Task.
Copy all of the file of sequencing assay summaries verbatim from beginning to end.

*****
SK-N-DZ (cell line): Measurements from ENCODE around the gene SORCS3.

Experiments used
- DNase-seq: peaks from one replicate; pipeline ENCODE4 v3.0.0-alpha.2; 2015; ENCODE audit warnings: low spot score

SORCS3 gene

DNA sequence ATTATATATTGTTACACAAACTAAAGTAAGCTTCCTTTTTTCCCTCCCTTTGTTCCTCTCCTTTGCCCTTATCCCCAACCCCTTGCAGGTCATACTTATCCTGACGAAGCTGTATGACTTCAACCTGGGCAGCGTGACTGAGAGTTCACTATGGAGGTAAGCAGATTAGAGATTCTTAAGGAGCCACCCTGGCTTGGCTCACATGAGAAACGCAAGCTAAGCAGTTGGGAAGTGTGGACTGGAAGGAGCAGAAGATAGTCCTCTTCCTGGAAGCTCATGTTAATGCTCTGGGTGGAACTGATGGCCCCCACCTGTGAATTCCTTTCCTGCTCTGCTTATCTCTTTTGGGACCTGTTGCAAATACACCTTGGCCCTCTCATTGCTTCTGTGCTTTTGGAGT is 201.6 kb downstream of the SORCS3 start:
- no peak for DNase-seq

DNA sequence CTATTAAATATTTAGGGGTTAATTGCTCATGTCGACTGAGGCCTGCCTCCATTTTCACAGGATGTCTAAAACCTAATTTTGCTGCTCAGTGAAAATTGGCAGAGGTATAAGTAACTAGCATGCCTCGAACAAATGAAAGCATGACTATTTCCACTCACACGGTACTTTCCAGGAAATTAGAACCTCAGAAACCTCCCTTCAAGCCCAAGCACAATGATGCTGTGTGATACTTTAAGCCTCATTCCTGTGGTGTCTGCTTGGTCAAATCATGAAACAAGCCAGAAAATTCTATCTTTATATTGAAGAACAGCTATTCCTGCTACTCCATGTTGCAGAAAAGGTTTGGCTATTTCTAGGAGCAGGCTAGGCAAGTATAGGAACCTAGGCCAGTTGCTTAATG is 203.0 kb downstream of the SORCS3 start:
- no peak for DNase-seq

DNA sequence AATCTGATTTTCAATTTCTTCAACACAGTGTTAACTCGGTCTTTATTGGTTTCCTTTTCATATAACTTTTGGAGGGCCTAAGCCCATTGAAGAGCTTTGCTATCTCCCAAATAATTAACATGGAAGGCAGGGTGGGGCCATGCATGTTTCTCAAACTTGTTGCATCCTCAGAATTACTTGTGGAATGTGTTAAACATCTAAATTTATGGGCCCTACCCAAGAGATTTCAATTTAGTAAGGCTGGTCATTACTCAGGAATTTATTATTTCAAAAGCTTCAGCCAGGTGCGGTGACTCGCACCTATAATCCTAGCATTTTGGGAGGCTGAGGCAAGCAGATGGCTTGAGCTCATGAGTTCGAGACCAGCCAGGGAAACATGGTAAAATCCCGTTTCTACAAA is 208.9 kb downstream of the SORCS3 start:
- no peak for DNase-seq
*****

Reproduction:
SK-N-DZ (cell line): Measurements from ENCODE around the gene SORCS3.

Experiments used
- DNase-seq: peaks from one replicate; pipeline ENCODE4 v3.0.0-alpha.2; 2015; ENCODE audit warnings: low spot score

SORCS3 gene

DNA sequence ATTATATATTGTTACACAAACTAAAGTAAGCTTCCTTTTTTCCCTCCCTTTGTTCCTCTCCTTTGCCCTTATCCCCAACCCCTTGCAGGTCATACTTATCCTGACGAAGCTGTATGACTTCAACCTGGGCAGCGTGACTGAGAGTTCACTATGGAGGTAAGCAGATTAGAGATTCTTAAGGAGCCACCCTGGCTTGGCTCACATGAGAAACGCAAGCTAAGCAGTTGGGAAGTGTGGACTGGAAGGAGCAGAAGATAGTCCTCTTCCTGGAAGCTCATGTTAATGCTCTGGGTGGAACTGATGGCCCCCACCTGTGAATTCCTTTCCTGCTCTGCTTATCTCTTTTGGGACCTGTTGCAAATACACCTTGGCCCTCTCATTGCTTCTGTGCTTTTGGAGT is 201.6 kb downstream of the SORCS3 start:
- no peak for DNase-seq

DNA sequence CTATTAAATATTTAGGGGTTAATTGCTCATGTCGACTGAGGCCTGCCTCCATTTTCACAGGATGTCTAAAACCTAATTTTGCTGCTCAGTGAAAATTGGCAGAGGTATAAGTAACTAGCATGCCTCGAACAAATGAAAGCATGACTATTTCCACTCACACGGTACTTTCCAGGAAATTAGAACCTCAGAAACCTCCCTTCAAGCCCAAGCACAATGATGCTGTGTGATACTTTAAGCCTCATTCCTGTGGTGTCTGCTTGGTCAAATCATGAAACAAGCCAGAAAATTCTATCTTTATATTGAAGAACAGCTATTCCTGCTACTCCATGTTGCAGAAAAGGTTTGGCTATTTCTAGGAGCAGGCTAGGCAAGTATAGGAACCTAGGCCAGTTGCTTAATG is 203.0 kb downstream of the SORCS3 start:
- no peak for DNase-seq

DNA sequence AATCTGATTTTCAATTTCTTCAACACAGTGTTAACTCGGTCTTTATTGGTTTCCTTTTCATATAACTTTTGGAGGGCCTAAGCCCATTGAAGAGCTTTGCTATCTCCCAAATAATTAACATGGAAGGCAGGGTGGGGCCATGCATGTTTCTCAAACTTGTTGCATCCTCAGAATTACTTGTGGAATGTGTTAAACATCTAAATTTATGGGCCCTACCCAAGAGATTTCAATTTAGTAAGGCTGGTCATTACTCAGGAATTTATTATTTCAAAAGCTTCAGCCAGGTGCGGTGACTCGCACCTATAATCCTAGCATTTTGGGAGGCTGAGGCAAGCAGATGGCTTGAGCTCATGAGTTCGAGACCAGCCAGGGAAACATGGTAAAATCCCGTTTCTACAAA is 208.9 kb downstream of the SORCS3 start:
- no peak for DNase-seq